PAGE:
What is this thing; lifelong learning? David Brooks called it the ‘question-driven life’, and the late diplomat Richard Holbrooke delivered one of the best defining quotes: “Know something about something. Don’t just present your wonderful self to the world. Constantly amass knowledge and offer it around.”
Lifelong learning = Curiosity
Recently, in a response to a consultant survey, Michael Dell, the chief executive of Dell, Inc. identified curiosity as the one attribute a leader will need to succeed in the future.
“Dell was responding to a 2015 PwC survey of more than a thousand CEOs, a number of whom cited “curiosity” and “open-mindedness” as leadership traits that are becoming increasingly critical in challenging times. Another of the respondents, McCormick & Company CEO Alan D. Wilson, noted that business leaders who “are always expanding their perspective and what they know—and have that natural curiosity—are the people that are going to be successful.
“These days, a leader’s primary occupation must be to discover the future,” Panera Bread CEO Ron Shaich told me. It’s “a continual search,” Shaich says, requiring that today’s leader keep exploring new ideas—including ideas from other industries or even from outside the business world.”
OK, you’re not the head of a multi-national corporation, but you have questions, and not just about the technical aspects of work. It’s the human stuff that’s a bit more difficult to unbundle.
There have been continuing education and extension programs catering to adult learning for a hundred years. Most are connected to an academic institution and offer ‘lite’ versions of curricula taught to college students.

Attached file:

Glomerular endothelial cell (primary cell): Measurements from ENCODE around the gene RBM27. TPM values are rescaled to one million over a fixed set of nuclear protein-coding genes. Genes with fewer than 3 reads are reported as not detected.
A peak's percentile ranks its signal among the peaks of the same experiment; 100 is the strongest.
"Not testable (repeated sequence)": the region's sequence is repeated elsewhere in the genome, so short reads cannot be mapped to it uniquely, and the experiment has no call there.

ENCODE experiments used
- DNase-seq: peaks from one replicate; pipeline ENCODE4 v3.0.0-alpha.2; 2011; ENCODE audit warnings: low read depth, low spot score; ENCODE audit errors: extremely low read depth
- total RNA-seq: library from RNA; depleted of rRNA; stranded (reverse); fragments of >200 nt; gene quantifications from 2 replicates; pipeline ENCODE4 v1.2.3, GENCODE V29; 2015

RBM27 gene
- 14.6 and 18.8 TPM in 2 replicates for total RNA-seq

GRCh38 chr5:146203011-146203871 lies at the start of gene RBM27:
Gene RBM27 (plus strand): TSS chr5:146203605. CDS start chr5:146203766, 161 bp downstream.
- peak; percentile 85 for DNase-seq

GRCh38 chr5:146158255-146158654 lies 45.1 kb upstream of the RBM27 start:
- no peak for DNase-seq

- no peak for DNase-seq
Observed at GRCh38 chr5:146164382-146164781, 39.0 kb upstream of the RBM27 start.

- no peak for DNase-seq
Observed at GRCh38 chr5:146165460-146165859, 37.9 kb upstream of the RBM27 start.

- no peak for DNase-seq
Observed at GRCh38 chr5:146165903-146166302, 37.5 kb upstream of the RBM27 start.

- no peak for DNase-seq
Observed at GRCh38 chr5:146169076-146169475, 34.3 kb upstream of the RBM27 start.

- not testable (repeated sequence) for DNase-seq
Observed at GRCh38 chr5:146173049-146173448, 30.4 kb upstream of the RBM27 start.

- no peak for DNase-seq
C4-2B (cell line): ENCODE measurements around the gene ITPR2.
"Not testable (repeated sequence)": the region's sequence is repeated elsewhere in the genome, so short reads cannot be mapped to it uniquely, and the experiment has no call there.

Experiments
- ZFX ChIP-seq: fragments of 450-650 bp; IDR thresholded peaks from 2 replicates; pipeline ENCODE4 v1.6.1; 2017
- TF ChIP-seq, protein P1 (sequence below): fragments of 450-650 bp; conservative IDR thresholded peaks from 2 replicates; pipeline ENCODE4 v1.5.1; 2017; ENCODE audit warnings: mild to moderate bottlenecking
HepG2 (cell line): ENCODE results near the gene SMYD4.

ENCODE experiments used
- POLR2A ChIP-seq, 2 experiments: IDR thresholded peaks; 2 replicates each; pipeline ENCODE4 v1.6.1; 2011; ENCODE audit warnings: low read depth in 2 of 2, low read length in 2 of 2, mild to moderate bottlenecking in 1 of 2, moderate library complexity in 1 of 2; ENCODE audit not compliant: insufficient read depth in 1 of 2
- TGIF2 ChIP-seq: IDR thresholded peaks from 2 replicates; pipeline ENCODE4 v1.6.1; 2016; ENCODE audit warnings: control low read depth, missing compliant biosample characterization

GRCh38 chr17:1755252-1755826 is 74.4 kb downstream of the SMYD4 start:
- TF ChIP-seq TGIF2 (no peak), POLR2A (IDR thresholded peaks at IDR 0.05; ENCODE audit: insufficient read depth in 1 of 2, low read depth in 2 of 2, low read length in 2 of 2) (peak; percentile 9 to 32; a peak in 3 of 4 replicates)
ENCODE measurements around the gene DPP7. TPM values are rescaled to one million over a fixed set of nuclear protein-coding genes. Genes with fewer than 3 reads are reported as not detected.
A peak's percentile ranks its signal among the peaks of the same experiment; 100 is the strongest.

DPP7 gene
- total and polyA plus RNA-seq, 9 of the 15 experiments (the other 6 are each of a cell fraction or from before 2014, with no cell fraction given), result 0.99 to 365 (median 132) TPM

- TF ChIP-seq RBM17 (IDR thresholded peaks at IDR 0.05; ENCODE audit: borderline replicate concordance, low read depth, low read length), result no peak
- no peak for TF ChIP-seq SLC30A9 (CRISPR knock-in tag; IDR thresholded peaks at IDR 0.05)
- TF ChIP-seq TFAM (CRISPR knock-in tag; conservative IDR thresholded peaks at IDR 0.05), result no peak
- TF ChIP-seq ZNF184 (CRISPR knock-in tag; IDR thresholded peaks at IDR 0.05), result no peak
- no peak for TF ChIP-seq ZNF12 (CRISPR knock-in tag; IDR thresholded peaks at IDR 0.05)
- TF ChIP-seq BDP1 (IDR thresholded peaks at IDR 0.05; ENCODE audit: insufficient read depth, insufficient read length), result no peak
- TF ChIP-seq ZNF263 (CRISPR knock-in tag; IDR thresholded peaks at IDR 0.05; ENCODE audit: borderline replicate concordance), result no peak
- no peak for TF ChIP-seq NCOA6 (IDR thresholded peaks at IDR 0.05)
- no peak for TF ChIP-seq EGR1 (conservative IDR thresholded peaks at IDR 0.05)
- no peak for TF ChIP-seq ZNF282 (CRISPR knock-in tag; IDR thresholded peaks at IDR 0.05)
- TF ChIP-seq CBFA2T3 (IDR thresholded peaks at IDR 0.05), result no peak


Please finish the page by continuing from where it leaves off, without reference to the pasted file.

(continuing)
In the summer of 2008, ‘philosopher of life’ Alain deBotton founded ‘The School of Life’ in London a few blocks walk from the Russell Square Underground Station. Since then it has evolved into the new model for lifelong learning, employing non-traditional faculty to deliver programing focused on “developing emotional intelligence through the help of culture. We address such issues as how to find fulfilling work, how to master the art of relationships, how to understand one’s past, how to achieve calm and how better to understand, and where necessary change, the world.”
In the Marchmont Street location, and recently opened global sites, professionals come together to learn, share and evolve in a safe space of respectful interaction. This past weekend, SOL offered a ‘pop-up’ sampling of programs in Los Angeles. I attended three of the five sessions led by philosopher and trust consultant, Brennan Jacoby.
On a beautiful California Saturday morning, a diverse group of students arrived at the Design Matters Gallery to begin a day of three, 90 minute sessions. The content informed, inspired and provoked lively discussion.
The School of Life model works because talented faculty deliver contemporary topics, using an instructional technique that allows for the right balance of introspection, sharing and networking. Sessions seemed to end too soon, with attendees lingering to continue conversations.
For the Los Angeles weekend the topics included: How to Find A Job You Love, How to Be Creative, How to Think Like an Entrepreneur, How to be Confident and How to Have Better Conversations.
The School of Life is a catalyst for the question-driven life. If you’ve decided your ‘wonderful self’ is not quite perfect yet, and you’re “ready to amass knowledge and offer it around”, set you lifelong learning GPS on London, or visit the website to begin your quest.